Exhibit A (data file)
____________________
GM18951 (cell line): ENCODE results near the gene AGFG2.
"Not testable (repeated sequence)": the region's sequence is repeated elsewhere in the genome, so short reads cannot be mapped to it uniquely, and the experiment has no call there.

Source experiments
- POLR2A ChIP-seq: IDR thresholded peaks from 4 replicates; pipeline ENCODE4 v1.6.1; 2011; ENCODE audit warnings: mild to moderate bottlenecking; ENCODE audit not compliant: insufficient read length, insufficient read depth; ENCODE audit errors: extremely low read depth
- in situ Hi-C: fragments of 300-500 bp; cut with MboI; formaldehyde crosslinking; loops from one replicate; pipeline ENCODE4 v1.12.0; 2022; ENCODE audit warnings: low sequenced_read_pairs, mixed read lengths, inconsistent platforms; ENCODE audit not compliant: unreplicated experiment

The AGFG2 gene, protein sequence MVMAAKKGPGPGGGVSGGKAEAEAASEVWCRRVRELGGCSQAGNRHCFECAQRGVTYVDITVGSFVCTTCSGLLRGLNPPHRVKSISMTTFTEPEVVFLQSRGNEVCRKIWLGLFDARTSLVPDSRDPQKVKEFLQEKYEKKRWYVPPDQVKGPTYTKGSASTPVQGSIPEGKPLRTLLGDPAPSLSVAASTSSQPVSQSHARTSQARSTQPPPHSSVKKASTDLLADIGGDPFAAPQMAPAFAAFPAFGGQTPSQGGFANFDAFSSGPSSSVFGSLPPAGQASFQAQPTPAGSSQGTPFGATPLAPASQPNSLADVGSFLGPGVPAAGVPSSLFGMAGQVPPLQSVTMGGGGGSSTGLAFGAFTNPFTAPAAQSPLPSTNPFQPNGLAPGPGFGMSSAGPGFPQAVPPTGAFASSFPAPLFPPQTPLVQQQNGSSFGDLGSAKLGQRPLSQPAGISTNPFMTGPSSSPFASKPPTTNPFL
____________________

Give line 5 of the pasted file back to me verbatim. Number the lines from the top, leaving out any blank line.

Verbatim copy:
- in situ Hi-C: fragments of 300-500 bp; cut with MboI; formaldehyde crosslinking; loops from one replicate; pipeline ENCODE4 v1.12.0; 2022; ENCODE audit warnings: low sequenced_read_pairs, mixed read lengths, inconsistent platforms; ENCODE audit not compliant: unreplicated experiment